By Eugene Robinson
It’s true that politics is the art of the possible, but it’s also true that great leaders expand the scope of possibility. Barack Obama took office pledging to be a transformational president. The fate of a government-run public health insurance option will be an early test of his ability to end the way Washington’s big-money, special-interest politics suffocates true reform.
Without that option, what Obama now calls “health insurance reform” still would be better than no reform at all, I think. But frankly, it’s becoming hard to tell. So many genuine reforms have already been taken off the table—fully universal coverage, the ability to negotiate prices with the drug companies—that expectations are ratcheted down almost daily.
Giving up the public option would send many of Obama’s progressive supporters into apoplexy, yet the administration has sent clear signals that this is the path of less resistance it’s prepared to take.
“The public option, whether we have it or we don’t have it, is not the entirety of health care reform. This is just one sliver of it, one aspect of it,” Obama said Saturday at a town hall in Grand Junction, Colo. Kathleen Sebelius, the secretary of health and human services, told CNN that a public option is “not the essential element” of comprehensive reform.
But what is the “essential element”? Where, if anywhere, does Obama draw a line in the sand? For reform to be meaningful, there must be some components that a final package absolutely should include. What on earth might they be?
Obama was wise to avoid the central mistake of Bill Clinton’s failed attempt at health reform, which was to hand Congress a fully elaborated package and say “take it or leave it.” Instead, Obama set broad—and, frankly, awfully fuzzy—policy outlines and let Congress fill in the details. But he followed this strategy to a fault, allowing the effort to be hijacked by special-interest lobbies determined to thwart genuine reform.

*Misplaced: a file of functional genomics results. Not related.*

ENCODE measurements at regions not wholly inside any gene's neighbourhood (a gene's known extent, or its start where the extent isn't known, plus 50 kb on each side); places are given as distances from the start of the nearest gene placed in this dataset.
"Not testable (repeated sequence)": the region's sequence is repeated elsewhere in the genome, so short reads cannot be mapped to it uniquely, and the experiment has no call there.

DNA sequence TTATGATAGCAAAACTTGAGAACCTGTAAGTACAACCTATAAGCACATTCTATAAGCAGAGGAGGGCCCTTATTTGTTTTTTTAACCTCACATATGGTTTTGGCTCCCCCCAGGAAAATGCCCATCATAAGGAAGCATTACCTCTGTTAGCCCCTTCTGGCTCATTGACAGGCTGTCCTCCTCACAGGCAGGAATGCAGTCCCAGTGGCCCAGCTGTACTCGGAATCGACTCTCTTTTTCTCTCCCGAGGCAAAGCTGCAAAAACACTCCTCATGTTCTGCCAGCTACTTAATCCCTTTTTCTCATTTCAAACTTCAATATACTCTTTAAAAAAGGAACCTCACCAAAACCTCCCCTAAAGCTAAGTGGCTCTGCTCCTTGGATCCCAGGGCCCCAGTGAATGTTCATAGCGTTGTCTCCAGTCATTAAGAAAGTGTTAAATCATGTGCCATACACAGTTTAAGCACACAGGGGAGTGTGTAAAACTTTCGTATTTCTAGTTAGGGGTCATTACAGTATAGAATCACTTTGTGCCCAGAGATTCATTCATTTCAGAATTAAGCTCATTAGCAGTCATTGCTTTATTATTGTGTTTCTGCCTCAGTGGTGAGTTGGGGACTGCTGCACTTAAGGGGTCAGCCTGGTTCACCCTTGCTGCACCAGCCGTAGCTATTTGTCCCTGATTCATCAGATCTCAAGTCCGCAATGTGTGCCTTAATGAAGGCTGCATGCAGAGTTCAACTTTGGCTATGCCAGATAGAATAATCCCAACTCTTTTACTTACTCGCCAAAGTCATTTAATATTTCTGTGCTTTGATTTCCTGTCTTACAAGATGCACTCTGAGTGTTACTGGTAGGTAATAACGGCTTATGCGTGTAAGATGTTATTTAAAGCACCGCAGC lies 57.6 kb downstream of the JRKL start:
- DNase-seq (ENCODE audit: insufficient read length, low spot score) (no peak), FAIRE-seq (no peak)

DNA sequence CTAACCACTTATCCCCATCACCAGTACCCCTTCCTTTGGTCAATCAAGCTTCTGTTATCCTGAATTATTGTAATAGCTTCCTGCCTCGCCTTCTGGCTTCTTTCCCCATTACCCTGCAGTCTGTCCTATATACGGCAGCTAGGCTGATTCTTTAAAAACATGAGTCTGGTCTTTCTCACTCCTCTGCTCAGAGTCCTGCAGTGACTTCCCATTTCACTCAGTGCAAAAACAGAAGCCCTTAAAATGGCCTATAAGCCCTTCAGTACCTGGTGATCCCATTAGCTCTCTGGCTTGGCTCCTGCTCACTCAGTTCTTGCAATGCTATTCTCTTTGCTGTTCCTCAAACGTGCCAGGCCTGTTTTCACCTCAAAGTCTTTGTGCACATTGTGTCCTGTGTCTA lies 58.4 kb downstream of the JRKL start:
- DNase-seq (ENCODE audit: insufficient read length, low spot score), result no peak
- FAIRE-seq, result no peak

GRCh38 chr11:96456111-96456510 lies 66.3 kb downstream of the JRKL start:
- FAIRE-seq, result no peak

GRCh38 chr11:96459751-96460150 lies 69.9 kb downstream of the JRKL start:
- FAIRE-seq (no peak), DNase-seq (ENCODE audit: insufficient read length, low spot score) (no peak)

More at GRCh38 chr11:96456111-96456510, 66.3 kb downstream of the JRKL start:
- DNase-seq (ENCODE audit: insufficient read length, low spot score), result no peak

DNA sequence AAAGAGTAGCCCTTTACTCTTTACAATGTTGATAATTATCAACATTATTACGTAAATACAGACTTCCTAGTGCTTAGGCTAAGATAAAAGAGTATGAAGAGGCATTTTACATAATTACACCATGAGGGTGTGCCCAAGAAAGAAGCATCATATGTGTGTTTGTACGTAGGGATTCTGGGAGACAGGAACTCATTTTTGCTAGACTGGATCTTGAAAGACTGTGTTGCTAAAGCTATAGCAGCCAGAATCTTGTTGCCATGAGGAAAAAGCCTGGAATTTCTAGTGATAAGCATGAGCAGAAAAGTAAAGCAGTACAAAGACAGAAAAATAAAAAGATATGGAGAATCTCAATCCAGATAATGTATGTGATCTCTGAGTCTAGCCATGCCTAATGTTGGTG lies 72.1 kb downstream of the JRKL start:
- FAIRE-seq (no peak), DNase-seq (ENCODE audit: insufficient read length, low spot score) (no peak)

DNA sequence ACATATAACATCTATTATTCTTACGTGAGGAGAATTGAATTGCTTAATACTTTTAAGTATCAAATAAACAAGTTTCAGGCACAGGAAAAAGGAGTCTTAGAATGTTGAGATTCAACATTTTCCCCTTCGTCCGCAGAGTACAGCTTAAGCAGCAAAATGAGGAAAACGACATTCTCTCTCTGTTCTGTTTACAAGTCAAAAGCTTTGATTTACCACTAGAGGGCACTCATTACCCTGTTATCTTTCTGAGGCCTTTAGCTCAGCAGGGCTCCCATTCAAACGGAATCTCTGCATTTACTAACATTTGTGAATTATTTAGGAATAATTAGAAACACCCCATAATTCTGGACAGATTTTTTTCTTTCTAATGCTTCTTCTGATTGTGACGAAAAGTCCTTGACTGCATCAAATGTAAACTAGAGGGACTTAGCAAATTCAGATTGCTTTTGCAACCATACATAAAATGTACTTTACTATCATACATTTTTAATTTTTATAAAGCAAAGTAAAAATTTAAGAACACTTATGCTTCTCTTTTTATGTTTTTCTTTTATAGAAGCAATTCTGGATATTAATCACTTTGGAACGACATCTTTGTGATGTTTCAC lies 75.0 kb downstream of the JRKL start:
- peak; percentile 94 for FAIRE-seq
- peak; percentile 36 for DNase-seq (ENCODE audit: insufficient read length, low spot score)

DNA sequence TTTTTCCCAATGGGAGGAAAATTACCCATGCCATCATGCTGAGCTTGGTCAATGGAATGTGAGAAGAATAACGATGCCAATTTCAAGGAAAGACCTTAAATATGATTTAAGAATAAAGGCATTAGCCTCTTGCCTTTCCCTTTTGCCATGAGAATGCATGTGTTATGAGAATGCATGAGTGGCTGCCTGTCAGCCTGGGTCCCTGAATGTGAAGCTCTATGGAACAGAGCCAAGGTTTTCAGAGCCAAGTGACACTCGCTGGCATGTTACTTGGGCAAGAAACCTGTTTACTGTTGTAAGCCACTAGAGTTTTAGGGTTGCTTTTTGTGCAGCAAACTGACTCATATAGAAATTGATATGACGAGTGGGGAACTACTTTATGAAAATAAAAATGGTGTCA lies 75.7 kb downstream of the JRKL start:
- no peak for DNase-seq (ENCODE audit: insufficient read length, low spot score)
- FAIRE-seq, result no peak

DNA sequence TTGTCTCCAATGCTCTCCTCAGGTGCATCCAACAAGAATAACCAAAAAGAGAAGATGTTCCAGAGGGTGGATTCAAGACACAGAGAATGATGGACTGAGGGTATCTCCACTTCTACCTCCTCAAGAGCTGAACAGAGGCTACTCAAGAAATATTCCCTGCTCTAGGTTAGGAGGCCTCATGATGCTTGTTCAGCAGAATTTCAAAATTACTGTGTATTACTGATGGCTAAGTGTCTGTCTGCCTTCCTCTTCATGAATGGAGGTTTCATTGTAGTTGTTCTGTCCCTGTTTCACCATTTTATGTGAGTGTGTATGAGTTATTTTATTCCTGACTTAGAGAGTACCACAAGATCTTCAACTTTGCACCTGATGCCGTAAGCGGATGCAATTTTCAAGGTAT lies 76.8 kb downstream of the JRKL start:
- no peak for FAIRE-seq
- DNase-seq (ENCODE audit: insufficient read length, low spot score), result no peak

The let-Congress-do-it approach meant that multiple bills would be written in committees on both sides of the Capitol, which gave the health insurance and drug company lobbyists a target-rich environment. They could nibble a little here, gnaw a little there, find the weak points and exploit them. Republicans could find opportunities for demagoguery—the proposal to have Medicare pay for end-of-life counseling, for example, which was twisted into euthanizing the elderly and infirm. Opponents could write a script for chaos at town hall meetings, designed to create the impression that Americans love their health care system just the way it is.
Clearly, the White House feels itself on the defensive. But why?
Consider the political landscape. Democrats control the White House and both houses of Congress. No matter how disciplined Republicans are in opposing any reforms—even if Republican objections are accommodated—they don’t have the votes to kill a final bill.
If conservative “Blue Dog” Democrats are successful in nixing a public health insurance option and watering down other reforms, progressive voters have a right to ask why they went to such trouble to elect Democratic majorities and a Democratic president. But the Senate still has the option of resorting to a parliamentary maneuver that would require only 51 votes, rendering most objections irrelevant. Historical trends indicate that it’s unlikely the Democrats will expand their majorities in 2010. Politically, therefore, there’s not likely to be a better moment for health reform than right now.
It’s also true, politically, that failure to get any health reform measure passed and signed would be a severe blow to Obama—and a bad omen for the rest of his ambitious agenda to revolutionize U.S. policy on energy and education. It would be understandable if the White House decided that the important thing, at this point, was to get a “win” at all costs. Is this what the apparent retreat on the public option signals?
If so, that would not only be wrong but also—even at this point—unnecessary, or at least premature. What the president hasn’t done is the obvious: Tell Congress and the American public, clearly and forcefully, what has to be done and why. Take control of the debate. Consult less and insist more. Remind the Blue Dogs who’s president and who’s not.
Giving up on the public option might be expedient. But we didn’t elect Obama to be an expedient president. We elected him to be a great one.
Eugene Robinson’s e-mail address is eugenerobinson(at)washpost.com.
© 2009, Washington Post Writers Group